The day after socialist Sen. Bernie Sanders, I-Vt., suspended his campaign for the Democratic presidential nomination, presumptive nominee and former Vice President Joe Biden announced his support for a smaller version of Sanders’ signature single-payer proposal. In a Medium post, Biden said he had “directed [his] team to develop a plan to lower the Medicare eligibility age to 60.”
As with many Democratic plans, the proposal sounds like a moderate option. After all, near-seniors will join Medicare soon enough, so how much harm would this plan cause?
But viewed from another perspective, Biden’s proposal looks like a major step toward Sanders’s goal of a government-run health care system. As a way to reduce the number of uninsured, the idea seems like a solution in search of a problem. But as a method to replace private coverage with government-run health care, the Biden plan could accomplish its goals effectively.
Most Eligible People Already Have Coverage
The consulting firm Avalere Health, founded by a Democrat and with liberal leanings, recently released an analysis indicating nearly 23 million people may qualify for coverage under the Biden proposal. But the firm’s headline cleverly attempted to bury the lede, obscuring the fact that the vast majority of eligible people already have health insurance.
As the below graph shows, Avalere found only 7 percent, or 1.7 million, of the 22.7 million people potentially eligible for the Biden proposal lack coverage. The majority of the 60-64 population (13.4 million, or 59 percent) obtain coverage not from government, but from their current or former employer.
Composition of Individuals Newly Eligible for Medicare Under Biden Proposal, Ages 60–64, 2018
The Avalere analysis more accurately depicts how 16.6 million people (13.4 million with employer coverage and 3.2 million with individual plans) could lose their existing private coverage. It also demonstrates how taxpayers could face major costs — particularly if people with private insurance drop that coverage and join the Biden Medicare plan — to reduce the uninsured population by a comparatively small amount.
Near-Retirees Are Comparatively Wealthy
Biden didn’t say how he would structure his proposal to allow people to buy into Medicare at age 60. But he did imply that enrolled individuals would receive some type of federal subsidy when he stated, “Any new federal cost associated with this option would be financed out of general revenues to protect the Medicare trust fund.”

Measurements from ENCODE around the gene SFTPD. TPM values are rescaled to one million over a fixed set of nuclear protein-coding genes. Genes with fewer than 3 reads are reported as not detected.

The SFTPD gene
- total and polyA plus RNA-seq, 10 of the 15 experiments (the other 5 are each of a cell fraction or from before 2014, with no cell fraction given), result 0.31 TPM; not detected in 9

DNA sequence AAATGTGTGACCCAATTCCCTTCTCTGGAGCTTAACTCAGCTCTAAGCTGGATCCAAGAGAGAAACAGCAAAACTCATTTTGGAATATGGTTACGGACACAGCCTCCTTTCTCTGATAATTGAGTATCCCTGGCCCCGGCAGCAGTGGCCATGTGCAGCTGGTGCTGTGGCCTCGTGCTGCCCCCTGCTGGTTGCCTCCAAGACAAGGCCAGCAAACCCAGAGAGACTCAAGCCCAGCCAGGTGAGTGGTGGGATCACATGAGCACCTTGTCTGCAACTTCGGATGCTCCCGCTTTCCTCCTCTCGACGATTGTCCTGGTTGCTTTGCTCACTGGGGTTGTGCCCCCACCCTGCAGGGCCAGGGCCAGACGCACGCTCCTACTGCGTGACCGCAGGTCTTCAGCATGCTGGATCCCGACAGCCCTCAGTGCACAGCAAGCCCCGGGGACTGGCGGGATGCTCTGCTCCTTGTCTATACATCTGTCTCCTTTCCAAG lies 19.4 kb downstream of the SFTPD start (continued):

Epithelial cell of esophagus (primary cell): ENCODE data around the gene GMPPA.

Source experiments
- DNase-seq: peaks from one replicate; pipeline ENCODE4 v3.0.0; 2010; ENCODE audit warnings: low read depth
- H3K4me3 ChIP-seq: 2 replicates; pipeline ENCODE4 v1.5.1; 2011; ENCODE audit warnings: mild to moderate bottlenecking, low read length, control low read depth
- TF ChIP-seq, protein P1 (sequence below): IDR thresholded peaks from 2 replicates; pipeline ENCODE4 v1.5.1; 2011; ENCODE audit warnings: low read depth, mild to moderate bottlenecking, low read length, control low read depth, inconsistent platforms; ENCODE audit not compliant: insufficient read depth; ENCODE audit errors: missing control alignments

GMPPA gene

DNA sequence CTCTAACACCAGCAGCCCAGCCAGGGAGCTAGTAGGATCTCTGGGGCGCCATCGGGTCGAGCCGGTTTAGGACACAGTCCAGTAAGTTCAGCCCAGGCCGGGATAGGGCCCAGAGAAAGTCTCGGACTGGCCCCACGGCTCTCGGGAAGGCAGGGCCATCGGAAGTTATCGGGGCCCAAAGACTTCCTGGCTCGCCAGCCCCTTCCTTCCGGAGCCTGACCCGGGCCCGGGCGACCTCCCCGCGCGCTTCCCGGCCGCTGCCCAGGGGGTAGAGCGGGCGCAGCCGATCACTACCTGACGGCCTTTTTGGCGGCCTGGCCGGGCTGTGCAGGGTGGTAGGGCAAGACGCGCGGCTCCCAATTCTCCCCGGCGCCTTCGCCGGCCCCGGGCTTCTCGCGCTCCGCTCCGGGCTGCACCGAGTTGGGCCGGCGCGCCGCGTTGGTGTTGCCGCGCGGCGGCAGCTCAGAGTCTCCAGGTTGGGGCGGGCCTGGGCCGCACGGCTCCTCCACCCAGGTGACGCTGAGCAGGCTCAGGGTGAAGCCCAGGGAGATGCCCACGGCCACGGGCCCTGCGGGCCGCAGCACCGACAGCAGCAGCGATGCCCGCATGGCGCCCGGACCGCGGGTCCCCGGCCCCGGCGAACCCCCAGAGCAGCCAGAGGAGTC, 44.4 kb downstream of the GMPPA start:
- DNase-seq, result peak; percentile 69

Here again, many near-retirees, in the peak years of their earning potential, don’t need federal subsidies for health insurance. Various surveys show the median household income of near-retirees ranges between $85,000 and over $90,000.
At that income level, even those people who have to pay their entire insurance premiums — Obamacare Exchange policies can easily exceed $1,000 per month for the 60-64 population — could do so without a subsidy. Indeed, a family of three making $86,880 in 2020 would not qualify for any subsidy under the present regime, although Biden’s original health care plan calls for increasing the richness of the Obamacare subsidies.
‘Medicare at 60’ Is a Slingshot to Single-Payer
If Biden’s “Medicare at 60” proposal wouldn’t significantly reduce the number of uninsured — it wouldn’t — and wouldn’t lower costs for people who can’t afford coverage — the comparatively small number of uninsured among people ages 60-64 demonstrates the fallacy of that proposition — then why did Biden propose it in the first place?
Apart from serving as an obvious political sop to the Sanders crowd, the Biden “Medicare at 60” proposal would function as a major cost-shift. By and large, it wouldn’t help the previously uninsured obtain coverage nearly as much as it would use federal dollars to supplant funds already spent by the private sector (whether individuals or their employers).
By doing so, it would build the culture of dependence that represents the left’s ultimate aim: crowding out private insurance and private spending, and putting more people on the government rolls. That Biden would propose a plan so obviously centered around that objective shows he doesn’t fundamentally disagree with Sanders’s single-payer plan at all. He just doesn’t want to disclose his intentions before bringing socialized medicine to the American health-care system.
This post was originally published at The Federalist.